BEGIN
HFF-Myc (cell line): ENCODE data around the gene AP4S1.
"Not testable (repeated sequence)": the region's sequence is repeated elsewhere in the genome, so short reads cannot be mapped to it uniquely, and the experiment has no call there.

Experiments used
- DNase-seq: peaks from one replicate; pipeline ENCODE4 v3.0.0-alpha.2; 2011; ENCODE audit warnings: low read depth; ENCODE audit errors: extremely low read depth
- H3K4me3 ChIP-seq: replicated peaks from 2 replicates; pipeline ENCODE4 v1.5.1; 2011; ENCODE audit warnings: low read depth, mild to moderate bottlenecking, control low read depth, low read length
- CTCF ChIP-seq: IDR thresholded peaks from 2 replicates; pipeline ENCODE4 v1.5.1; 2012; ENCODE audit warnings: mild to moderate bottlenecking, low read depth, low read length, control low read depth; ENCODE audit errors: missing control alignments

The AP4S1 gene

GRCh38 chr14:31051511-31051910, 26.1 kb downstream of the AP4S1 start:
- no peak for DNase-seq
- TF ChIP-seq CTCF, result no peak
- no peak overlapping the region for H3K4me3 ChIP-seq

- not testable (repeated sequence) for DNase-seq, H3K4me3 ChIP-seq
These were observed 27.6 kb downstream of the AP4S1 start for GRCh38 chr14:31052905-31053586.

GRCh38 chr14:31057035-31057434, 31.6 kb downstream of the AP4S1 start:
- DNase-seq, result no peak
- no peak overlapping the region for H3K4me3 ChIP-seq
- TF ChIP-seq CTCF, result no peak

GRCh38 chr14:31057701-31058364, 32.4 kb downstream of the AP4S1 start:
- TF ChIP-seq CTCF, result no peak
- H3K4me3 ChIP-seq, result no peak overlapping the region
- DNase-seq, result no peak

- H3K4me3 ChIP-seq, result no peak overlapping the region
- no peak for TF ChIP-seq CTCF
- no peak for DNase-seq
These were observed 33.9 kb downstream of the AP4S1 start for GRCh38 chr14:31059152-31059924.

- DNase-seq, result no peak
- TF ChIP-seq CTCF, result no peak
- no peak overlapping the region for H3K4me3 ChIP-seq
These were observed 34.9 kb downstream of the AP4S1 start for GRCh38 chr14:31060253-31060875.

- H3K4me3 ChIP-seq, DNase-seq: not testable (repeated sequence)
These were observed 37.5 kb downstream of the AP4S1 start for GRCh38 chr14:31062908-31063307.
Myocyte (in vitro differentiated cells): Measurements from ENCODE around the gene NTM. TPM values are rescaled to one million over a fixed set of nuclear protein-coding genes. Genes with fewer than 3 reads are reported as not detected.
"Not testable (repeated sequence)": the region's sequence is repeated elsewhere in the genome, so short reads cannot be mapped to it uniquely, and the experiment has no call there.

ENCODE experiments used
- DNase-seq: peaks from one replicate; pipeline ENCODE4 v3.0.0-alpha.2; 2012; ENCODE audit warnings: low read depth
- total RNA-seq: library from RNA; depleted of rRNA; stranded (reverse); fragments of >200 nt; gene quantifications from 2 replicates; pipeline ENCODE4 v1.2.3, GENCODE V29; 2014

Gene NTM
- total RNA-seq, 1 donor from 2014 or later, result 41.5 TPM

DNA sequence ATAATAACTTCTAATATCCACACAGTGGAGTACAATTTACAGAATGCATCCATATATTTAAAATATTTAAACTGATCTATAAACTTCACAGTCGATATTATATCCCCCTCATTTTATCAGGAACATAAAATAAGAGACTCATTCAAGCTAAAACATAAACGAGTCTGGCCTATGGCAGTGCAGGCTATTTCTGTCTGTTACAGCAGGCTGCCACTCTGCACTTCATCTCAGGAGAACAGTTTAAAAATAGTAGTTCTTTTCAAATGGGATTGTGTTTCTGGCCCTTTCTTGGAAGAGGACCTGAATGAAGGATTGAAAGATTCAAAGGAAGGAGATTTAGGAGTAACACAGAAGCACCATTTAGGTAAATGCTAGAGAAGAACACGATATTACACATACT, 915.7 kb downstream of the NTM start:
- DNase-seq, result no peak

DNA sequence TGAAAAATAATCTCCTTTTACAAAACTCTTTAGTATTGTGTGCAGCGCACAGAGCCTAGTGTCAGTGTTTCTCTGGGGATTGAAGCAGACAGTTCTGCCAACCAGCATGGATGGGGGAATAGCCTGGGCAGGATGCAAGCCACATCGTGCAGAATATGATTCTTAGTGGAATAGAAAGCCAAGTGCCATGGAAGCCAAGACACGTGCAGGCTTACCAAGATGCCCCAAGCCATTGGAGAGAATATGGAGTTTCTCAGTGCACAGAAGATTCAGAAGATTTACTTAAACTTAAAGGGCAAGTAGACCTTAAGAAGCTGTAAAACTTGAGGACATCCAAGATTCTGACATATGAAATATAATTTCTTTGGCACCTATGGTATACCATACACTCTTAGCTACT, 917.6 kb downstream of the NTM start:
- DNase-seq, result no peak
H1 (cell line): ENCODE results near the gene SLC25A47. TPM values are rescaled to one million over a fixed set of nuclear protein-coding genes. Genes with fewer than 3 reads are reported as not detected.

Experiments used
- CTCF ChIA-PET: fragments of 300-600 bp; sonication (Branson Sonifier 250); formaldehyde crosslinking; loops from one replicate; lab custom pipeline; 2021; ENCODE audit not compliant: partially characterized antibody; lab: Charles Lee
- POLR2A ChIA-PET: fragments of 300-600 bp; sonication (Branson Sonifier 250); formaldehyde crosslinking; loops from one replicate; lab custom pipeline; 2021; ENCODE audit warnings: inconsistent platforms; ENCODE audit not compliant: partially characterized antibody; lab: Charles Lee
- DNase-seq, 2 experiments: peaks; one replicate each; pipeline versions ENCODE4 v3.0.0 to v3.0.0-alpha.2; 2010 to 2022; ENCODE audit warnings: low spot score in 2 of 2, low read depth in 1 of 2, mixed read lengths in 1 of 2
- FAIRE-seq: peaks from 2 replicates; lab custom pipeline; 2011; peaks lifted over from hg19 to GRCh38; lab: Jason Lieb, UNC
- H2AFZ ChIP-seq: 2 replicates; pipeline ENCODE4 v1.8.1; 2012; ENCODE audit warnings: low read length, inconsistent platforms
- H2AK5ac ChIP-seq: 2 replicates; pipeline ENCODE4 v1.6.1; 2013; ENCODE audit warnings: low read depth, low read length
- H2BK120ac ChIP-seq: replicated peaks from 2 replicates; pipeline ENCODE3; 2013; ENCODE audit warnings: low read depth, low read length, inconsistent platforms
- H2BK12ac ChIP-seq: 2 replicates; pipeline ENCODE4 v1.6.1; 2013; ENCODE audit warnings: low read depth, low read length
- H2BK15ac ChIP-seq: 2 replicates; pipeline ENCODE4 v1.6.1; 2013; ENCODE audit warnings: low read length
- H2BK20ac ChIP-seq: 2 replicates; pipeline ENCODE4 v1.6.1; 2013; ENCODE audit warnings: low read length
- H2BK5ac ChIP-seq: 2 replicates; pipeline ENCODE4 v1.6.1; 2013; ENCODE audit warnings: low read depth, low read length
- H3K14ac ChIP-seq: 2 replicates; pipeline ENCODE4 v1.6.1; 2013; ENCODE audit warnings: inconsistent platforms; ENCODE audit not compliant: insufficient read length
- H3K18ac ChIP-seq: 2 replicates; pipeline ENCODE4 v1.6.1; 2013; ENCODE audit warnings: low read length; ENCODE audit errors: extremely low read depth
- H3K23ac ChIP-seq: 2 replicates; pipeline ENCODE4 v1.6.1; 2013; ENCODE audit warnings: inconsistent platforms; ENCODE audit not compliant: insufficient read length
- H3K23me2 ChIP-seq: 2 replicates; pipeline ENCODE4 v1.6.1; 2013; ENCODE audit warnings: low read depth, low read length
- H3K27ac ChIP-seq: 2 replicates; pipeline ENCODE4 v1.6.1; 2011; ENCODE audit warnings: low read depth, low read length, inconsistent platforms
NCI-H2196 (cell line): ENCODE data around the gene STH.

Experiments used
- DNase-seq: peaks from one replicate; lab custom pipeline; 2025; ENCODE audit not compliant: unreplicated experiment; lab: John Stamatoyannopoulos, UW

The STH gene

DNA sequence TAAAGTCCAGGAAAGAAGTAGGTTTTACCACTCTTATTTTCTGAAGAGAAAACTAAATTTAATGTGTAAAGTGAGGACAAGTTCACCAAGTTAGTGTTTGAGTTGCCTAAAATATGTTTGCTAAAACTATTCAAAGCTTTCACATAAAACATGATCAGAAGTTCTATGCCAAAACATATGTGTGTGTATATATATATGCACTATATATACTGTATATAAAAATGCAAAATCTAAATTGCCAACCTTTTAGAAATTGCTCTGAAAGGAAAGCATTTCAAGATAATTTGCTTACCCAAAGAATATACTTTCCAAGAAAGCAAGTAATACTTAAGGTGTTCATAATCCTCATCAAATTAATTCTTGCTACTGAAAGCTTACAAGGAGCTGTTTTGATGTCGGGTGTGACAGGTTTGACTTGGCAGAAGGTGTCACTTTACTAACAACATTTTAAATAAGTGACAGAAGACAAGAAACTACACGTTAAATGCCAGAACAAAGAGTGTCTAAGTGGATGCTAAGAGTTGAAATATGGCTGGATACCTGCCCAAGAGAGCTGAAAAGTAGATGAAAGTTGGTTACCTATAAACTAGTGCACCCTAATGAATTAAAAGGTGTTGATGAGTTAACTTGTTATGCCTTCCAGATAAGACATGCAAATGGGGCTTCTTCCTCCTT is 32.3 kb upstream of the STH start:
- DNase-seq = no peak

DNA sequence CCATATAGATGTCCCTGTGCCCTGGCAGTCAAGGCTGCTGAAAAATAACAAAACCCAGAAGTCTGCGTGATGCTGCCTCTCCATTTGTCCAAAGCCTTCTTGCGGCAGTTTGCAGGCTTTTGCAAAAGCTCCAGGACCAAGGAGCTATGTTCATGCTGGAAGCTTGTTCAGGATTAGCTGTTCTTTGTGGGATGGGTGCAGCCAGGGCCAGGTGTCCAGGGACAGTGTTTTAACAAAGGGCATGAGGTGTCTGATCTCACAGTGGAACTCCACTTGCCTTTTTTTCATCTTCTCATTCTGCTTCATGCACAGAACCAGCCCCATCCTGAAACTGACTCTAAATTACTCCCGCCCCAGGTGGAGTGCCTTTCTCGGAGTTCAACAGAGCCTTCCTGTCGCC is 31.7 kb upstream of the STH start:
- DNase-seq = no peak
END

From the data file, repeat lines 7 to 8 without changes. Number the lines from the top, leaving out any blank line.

The AP4S1 gene

GRCh38 chr14:31051511-31051910, 26.1 kb downstream of the AP4S1 start: